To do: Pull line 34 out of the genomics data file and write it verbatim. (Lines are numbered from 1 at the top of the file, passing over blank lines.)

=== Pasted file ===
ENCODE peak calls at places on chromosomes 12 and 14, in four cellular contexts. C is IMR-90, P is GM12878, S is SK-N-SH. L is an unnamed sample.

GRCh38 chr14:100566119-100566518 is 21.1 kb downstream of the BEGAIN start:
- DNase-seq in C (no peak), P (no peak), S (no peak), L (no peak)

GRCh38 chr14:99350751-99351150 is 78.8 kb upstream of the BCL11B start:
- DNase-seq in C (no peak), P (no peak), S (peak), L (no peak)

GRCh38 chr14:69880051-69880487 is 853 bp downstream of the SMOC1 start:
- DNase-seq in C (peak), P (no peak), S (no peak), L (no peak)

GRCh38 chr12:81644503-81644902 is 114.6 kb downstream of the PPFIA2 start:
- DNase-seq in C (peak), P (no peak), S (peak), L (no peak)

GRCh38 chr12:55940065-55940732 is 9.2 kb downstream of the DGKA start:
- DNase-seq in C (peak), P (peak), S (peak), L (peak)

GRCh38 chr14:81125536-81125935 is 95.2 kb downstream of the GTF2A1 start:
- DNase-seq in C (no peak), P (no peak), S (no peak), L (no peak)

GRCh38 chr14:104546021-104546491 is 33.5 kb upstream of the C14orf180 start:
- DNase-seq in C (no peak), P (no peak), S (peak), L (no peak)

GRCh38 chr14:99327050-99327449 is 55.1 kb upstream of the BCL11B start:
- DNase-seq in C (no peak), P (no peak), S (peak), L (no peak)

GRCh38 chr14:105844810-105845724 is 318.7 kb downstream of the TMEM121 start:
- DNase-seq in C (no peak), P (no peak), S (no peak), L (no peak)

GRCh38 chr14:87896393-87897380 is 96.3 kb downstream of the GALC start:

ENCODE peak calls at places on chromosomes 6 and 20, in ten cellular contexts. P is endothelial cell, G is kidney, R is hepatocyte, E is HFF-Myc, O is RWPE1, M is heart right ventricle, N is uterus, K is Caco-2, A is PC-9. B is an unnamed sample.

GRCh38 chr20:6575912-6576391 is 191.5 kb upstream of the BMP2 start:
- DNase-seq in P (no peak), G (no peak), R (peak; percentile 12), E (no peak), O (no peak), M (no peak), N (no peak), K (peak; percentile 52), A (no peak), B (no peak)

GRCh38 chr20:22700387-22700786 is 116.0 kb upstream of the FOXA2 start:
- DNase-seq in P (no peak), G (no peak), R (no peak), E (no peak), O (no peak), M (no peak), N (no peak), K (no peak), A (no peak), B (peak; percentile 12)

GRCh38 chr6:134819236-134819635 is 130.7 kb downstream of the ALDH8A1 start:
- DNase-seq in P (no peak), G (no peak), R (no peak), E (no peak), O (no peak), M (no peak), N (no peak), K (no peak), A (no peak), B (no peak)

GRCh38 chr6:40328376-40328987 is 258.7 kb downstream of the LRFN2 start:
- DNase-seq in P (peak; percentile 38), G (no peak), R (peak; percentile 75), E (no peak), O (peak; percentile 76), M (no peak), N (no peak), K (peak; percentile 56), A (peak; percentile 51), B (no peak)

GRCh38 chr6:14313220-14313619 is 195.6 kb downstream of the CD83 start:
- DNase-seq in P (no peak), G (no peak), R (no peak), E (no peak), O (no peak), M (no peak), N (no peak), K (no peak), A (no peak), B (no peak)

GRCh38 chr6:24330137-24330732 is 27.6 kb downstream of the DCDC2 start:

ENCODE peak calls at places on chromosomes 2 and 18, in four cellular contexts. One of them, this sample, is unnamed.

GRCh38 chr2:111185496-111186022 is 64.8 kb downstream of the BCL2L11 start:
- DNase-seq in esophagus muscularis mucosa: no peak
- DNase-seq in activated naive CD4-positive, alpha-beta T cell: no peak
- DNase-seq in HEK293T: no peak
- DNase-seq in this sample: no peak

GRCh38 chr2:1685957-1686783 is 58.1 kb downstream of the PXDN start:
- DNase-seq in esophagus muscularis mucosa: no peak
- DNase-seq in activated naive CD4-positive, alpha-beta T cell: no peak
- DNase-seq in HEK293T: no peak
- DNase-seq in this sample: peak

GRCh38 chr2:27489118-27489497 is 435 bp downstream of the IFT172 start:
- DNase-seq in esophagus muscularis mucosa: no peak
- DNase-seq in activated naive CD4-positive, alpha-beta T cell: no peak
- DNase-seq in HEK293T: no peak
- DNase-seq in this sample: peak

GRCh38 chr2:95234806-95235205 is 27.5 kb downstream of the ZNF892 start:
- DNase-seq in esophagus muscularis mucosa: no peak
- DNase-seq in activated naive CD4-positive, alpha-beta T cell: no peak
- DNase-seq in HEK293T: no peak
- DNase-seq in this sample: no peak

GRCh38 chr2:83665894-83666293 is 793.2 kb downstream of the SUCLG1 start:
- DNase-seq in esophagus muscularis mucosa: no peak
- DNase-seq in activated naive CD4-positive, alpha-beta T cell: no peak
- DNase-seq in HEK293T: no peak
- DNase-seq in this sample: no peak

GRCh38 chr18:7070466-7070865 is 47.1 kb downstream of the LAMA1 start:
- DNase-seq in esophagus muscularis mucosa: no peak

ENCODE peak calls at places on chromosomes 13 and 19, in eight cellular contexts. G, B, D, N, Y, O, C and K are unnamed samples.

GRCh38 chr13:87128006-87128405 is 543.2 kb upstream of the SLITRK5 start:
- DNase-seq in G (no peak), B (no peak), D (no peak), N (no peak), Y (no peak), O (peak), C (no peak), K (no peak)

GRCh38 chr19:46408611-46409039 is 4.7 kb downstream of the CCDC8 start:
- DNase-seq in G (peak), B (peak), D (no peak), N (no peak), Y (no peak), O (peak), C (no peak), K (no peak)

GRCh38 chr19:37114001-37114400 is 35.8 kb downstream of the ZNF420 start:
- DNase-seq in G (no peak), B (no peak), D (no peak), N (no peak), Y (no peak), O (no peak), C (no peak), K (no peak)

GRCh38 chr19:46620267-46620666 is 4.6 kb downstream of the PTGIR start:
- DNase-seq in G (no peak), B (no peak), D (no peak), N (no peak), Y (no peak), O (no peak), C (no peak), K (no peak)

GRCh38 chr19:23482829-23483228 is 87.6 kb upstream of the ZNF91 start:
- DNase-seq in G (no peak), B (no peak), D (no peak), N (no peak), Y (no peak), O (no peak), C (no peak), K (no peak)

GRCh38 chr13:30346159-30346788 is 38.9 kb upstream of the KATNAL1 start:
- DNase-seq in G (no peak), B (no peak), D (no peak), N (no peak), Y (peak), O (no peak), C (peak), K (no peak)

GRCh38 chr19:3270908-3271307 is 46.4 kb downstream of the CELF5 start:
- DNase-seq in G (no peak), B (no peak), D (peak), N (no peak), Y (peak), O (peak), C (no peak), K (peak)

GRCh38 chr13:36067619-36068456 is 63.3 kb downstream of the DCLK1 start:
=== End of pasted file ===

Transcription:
GRCh38 chr2:111185496-111186022 is 64.8 kb downstream of the BCL2L11 start: